Traditionally, the field was initially resistant to maybe even thinking about reducing emissions or energy demand on a property–if the changes were going to change perhaps the aesthetics or use material that wasn't original material, for example. It really was through conversations, and when the awareness was raised about some places really being at a higher risk within decades, then more people were open to changing some of the guidelines. The National Park Service and the National Trust for Historic Preservation (NTHP) really were emphasizing some of these aspects. For example, NTHP often highlighted that the greenest building is one that you're not tearing down in order to build something new. There are many principles that go hand in hand with the goals of these institutions to protect our cultural and natural resources.
People are talking about loss; how do we deal with loss? What are we willing to lose? And what are we not willing to lose? And what are we willing to cherish and save? And how do we save it and what is considered worth saving? I'm fascinated by that because that's what all communities are figuring out, and it's not just a cultural heritage problem. Yet cultural heritage experts can contribute to local community discussions grappling with how to change, what to save, and what to let go of.
Do you do work mainly in policy or in communities?
I and many scientists and analysts at UCS and other institutions that we collaborate with conduct scientific research that helps inform policy. For example, in heritage, we investigate what the scientific risks are of a particular place. We and especially community outreach colleagues, listen, learn, and ask questions to find out what is most cherished by members within a community. I usually present a community with climate science information about the projections of future change that would be most relevant for the particular region of the community that I'm giving a presentation to. For example, we just participated in a recent project with the World Heritage group of UNESCO initiative for cultural vulnerability index rapid assessments with World Heritage professionals who manage World Heritage sites. The cultural vulnerability index includes metrics of intangible heritage, natural resources, cultural heritage, and cultural practices. If it's a physical site, what are the structures? What are the risks, and how might a changing climate be affecting them?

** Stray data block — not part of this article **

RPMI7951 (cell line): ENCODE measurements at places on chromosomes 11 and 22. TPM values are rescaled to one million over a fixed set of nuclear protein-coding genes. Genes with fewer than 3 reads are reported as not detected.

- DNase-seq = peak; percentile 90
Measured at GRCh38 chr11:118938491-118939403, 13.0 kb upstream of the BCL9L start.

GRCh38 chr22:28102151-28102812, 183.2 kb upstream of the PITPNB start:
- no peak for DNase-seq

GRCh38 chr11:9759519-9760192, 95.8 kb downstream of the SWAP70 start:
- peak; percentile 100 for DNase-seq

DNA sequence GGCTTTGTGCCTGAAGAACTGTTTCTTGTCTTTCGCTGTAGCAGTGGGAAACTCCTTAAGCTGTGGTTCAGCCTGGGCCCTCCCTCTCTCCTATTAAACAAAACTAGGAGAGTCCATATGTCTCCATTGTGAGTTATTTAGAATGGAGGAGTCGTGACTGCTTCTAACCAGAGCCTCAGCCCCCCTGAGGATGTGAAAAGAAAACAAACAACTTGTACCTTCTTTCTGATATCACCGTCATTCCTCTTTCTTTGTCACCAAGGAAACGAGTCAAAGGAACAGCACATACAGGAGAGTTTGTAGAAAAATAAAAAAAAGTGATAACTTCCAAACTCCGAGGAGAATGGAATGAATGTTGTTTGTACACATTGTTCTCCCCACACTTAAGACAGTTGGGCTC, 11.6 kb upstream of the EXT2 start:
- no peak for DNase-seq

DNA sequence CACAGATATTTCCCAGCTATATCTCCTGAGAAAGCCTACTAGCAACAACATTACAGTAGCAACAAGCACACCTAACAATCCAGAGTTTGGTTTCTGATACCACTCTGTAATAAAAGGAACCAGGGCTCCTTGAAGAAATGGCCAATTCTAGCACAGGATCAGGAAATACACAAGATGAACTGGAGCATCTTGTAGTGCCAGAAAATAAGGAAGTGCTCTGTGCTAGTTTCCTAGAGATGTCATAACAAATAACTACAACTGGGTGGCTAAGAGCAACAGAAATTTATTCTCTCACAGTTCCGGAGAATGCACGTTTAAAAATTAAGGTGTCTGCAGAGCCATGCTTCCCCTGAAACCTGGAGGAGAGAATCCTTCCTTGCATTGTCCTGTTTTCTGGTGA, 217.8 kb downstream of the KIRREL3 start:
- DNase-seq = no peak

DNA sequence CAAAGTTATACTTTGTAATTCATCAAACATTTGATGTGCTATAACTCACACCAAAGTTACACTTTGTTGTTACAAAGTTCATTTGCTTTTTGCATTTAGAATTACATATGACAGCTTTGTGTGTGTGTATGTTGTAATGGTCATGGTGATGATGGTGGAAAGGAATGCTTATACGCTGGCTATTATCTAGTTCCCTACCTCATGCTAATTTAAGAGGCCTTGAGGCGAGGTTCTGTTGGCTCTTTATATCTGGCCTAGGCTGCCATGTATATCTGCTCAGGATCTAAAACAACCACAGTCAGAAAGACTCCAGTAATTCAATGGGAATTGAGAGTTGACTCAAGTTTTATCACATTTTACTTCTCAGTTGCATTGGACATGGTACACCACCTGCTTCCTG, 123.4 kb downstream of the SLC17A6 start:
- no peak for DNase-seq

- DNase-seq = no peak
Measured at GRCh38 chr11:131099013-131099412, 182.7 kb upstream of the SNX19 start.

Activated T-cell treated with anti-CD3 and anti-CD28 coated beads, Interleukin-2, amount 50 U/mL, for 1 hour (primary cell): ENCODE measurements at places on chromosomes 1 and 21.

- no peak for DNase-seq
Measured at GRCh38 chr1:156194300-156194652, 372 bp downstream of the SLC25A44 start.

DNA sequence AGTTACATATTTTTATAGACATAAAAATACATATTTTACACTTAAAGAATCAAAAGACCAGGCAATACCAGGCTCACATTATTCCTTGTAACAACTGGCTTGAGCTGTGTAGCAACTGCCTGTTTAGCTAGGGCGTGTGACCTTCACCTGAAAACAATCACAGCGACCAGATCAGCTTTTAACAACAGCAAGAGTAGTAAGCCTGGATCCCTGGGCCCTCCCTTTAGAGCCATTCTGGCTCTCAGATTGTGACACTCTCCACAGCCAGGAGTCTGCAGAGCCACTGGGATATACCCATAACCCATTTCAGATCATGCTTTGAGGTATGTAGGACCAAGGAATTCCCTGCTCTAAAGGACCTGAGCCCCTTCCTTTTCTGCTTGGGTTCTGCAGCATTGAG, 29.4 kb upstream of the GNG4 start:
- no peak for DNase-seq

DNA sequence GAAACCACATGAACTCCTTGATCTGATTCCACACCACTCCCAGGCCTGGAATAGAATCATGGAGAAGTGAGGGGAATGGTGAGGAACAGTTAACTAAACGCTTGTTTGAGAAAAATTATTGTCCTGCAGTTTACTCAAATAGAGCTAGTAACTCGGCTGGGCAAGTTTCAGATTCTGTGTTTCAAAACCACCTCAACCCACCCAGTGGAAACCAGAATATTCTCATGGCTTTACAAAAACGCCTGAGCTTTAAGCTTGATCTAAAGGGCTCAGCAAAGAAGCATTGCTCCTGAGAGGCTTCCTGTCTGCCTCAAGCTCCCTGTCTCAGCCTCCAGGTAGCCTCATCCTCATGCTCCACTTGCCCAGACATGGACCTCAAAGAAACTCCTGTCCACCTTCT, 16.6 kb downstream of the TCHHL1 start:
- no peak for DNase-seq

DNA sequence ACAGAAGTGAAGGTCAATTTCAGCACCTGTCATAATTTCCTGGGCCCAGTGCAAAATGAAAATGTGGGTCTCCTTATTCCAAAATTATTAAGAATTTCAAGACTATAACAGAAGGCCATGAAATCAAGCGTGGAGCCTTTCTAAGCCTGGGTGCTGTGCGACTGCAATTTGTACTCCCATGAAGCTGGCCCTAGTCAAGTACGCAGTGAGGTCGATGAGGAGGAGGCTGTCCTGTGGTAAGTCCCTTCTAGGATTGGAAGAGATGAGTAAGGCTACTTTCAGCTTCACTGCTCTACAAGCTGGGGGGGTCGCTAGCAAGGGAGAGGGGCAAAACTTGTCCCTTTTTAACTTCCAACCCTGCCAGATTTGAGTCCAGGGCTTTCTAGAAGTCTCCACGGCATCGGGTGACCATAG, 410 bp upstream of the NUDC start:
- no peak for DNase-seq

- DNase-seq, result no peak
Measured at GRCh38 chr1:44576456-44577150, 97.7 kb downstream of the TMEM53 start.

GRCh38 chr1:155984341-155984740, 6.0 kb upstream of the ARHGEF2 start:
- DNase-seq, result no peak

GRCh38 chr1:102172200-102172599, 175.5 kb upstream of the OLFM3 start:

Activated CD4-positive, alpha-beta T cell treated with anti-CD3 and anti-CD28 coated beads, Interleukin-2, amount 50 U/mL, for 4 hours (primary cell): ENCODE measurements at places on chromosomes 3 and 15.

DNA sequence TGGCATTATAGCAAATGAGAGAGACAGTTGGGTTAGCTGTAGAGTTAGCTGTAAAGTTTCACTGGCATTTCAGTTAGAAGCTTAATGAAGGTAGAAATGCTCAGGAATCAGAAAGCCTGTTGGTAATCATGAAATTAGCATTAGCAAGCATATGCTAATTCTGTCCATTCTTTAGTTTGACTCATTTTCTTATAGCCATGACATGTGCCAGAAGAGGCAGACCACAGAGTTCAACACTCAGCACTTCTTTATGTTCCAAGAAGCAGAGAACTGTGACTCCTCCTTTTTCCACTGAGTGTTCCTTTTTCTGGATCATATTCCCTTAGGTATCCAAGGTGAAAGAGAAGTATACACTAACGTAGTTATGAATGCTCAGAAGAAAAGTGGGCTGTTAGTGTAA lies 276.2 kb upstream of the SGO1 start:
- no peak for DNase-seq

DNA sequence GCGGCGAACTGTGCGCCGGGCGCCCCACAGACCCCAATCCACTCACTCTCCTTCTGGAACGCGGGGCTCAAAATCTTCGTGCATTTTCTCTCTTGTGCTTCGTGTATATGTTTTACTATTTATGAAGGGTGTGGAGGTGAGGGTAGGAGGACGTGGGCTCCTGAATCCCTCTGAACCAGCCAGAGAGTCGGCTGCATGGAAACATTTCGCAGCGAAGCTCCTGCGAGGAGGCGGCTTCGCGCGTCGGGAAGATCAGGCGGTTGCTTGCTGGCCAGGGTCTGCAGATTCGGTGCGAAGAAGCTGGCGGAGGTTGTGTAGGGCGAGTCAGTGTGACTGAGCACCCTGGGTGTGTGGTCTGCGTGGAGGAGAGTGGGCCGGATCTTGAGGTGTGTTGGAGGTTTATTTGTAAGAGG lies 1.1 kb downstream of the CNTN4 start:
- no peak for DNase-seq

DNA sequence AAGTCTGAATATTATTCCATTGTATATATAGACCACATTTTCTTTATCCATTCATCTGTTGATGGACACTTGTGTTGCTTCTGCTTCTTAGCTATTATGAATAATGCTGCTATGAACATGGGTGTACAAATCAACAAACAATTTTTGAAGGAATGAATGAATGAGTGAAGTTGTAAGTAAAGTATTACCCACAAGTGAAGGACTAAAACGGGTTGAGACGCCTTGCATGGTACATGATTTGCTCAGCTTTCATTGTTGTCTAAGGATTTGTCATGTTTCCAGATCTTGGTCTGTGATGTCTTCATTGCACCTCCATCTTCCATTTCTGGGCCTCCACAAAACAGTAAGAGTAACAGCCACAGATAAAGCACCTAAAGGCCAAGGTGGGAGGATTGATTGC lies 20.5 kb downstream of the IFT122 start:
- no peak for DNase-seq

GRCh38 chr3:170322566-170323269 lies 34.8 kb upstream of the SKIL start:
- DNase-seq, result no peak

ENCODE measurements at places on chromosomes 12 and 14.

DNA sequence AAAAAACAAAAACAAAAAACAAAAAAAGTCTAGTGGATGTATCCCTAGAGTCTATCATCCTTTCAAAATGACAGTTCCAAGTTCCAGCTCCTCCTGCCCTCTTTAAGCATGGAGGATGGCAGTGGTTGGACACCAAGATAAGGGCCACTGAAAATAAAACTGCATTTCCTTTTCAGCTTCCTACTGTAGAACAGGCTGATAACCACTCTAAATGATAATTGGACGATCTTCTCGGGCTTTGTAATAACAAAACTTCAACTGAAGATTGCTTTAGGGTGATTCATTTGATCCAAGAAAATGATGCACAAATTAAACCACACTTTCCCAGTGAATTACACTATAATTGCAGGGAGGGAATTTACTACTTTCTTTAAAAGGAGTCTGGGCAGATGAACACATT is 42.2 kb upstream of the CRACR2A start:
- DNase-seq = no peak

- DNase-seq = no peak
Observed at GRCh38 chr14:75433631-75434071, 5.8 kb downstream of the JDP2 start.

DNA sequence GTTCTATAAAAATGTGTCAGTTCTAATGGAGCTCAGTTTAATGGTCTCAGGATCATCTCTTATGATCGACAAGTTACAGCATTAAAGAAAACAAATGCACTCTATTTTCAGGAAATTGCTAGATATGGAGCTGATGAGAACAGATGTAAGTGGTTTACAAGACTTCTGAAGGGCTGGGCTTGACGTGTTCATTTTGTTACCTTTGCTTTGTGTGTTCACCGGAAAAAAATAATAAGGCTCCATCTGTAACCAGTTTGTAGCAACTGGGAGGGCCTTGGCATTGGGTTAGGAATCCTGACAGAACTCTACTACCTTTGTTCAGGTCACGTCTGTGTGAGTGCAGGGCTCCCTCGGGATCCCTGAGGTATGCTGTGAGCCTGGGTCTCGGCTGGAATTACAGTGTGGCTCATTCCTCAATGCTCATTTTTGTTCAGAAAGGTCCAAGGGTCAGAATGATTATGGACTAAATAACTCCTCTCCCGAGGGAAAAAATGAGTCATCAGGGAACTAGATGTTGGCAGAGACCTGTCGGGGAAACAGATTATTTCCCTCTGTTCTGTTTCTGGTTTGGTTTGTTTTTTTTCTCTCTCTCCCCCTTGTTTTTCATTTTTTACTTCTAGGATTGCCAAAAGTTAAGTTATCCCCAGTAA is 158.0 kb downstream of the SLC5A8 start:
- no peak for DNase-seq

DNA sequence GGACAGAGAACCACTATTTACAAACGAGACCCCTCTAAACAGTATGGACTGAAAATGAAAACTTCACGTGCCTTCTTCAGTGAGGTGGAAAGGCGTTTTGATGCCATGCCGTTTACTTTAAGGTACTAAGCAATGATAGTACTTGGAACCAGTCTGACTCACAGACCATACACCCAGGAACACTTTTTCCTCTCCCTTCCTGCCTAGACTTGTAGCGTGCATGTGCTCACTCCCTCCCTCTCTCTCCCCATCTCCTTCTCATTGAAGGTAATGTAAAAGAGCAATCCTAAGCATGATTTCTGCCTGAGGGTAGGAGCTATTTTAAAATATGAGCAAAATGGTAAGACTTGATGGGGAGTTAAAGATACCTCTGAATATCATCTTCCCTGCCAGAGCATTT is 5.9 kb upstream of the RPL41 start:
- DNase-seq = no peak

What have you found are some of the best practices in communicating climate science?
A lot of the science is a bit abstract, so I bring it down to the metrics and measures that people are used to thinking of. I often will ask people to talk about what kind of change they’ve seen in the past couple decades. Once people start talking, I can get an idea of where their level of concerns are, what their interests are. Then I can modulate every talk and share what is more aligned with their greatest interests and their needs for further understanding in this topic. If community members are already saying they have detected a change, it's much easier to tell them, yes, in this area, that has changed because we've had this level of climate change exacerbating other human factors and natural factors. Attributing which factors are dominant versus those that are minor can help with planning actions to address root causes of a local impact. We have a choice in future pace of change because we're driving the climate so much. The differences in our future are a result of our choices locally and globally.
How do you convince individuals that their actions or even just actions in their community can make a real difference?